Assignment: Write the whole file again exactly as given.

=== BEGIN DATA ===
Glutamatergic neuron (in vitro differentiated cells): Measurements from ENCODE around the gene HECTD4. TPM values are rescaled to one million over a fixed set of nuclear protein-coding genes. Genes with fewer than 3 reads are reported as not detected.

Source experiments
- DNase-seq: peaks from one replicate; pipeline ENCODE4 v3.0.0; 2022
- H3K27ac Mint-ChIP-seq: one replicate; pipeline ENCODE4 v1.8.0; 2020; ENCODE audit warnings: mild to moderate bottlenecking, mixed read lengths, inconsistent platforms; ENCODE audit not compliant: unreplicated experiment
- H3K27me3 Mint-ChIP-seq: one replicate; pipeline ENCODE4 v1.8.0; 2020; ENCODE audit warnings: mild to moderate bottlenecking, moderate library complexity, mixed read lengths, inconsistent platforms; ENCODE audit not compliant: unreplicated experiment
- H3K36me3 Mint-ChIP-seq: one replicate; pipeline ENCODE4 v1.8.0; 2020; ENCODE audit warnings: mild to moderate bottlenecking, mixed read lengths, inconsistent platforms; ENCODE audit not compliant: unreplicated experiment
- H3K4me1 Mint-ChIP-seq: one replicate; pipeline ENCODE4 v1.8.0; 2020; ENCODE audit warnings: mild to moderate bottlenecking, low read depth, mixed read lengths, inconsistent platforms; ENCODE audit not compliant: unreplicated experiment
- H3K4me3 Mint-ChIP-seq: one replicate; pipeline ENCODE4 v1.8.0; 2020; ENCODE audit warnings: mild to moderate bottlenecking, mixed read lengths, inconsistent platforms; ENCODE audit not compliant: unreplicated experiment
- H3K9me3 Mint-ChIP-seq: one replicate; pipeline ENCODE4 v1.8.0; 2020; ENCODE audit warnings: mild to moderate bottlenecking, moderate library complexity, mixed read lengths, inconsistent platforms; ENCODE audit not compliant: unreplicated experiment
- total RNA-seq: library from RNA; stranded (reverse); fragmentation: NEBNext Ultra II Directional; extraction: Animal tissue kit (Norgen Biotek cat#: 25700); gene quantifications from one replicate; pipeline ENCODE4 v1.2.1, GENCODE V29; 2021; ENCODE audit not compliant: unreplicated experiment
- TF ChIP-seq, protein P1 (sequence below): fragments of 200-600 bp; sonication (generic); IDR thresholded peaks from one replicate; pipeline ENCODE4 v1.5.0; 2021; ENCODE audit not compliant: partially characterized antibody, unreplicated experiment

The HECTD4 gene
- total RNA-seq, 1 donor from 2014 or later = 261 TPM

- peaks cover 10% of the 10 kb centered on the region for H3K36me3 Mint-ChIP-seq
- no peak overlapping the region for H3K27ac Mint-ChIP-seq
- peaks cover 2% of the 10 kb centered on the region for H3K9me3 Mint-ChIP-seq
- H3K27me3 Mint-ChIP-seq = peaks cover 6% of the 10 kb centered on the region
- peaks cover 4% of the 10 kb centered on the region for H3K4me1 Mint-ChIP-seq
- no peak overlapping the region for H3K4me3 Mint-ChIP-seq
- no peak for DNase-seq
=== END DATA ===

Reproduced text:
Glutamatergic neuron (in vitro differentiated cells): Measurements from ENCODE around the gene HECTD4. TPM values are rescaled to one million over a fixed set of nuclear protein-coding genes. Genes with fewer than 3 reads are reported as not detected.

Source experiments
- DNase-seq: peaks from one replicate; pipeline ENCODE4 v3.0.0; 2022
- H3K27ac Mint-ChIP-seq: one replicate; pipeline ENCODE4 v1.8.0; 2020; ENCODE audit warnings: mild to moderate bottlenecking, mixed read lengths, inconsistent platforms; ENCODE audit not compliant: unreplicated experiment
- H3K27me3 Mint-ChIP-seq: one replicate; pipeline ENCODE4 v1.8.0; 2020; ENCODE audit warnings: mild to moderate bottlenecking, moderate library complexity, mixed read lengths, inconsistent platforms; ENCODE audit not compliant: unreplicated experiment
- H3K36me3 Mint-ChIP-seq: one replicate; pipeline ENCODE4 v1.8.0; 2020; ENCODE audit warnings: mild to moderate bottlenecking, mixed read lengths, inconsistent platforms; ENCODE audit not compliant: unreplicated experiment
- H3K4me1 Mint-ChIP-seq: one replicate; pipeline ENCODE4 v1.8.0; 2020; ENCODE audit warnings: mild to moderate bottlenecking, low read depth, mixed read lengths, inconsistent platforms; ENCODE audit not compliant: unreplicated experiment
- H3K4me3 Mint-ChIP-seq: one replicate; pipeline ENCODE4 v1.8.0; 2020; ENCODE audit warnings: mild to moderate bottlenecking, mixed read lengths, inconsistent platforms; ENCODE audit not compliant: unreplicated experiment
- H3K9me3 Mint-ChIP-seq: one replicate; pipeline ENCODE4 v1.8.0; 2020; ENCODE audit warnings: mild to moderate bottlenecking, moderate library complexity, mixed read lengths, inconsistent platforms; ENCODE audit not compliant: unreplicated experiment
- total RNA-seq: library from RNA; stranded (reverse); fragmentation: NEBNext Ultra II Directional; extraction: Animal tissue kit (Norgen Biotek cat#: 25700); gene quantifications from one replicate; pipeline ENCODE4 v1.2.1, GENCODE V29; 2021; ENCODE audit not compliant: unreplicated experiment
- TF ChIP-seq, protein P1 (sequence below): fragments of 200-600 bp; sonication (generic); IDR thresholded peaks from one replicate; pipeline ENCODE4 v1.5.0; 2021; ENCODE audit not compliant: partially characterized antibody, unreplicated experiment

The HECTD4 gene
- total RNA-seq, 1 donor from 2014 or later = 261 TPM

- peaks cover 10% of the 10 kb centered on the region for H3K36me3 Mint-ChIP-seq
- no peak overlapping the region for H3K27ac Mint-ChIP-seq
- peaks cover 2% of the 10 kb centered on the region for H3K9me3 Mint-ChIP-seq
- H3K27me3 Mint-ChIP-seq = peaks cover 6% of the 10 kb centered on the region
- peaks cover 4% of the 10 kb centered on the region for H3K4me1 Mint-ChIP-seq
- no peak overlapping the region for H3K4me3 Mint-ChIP-seq
- no peak for DNase-seq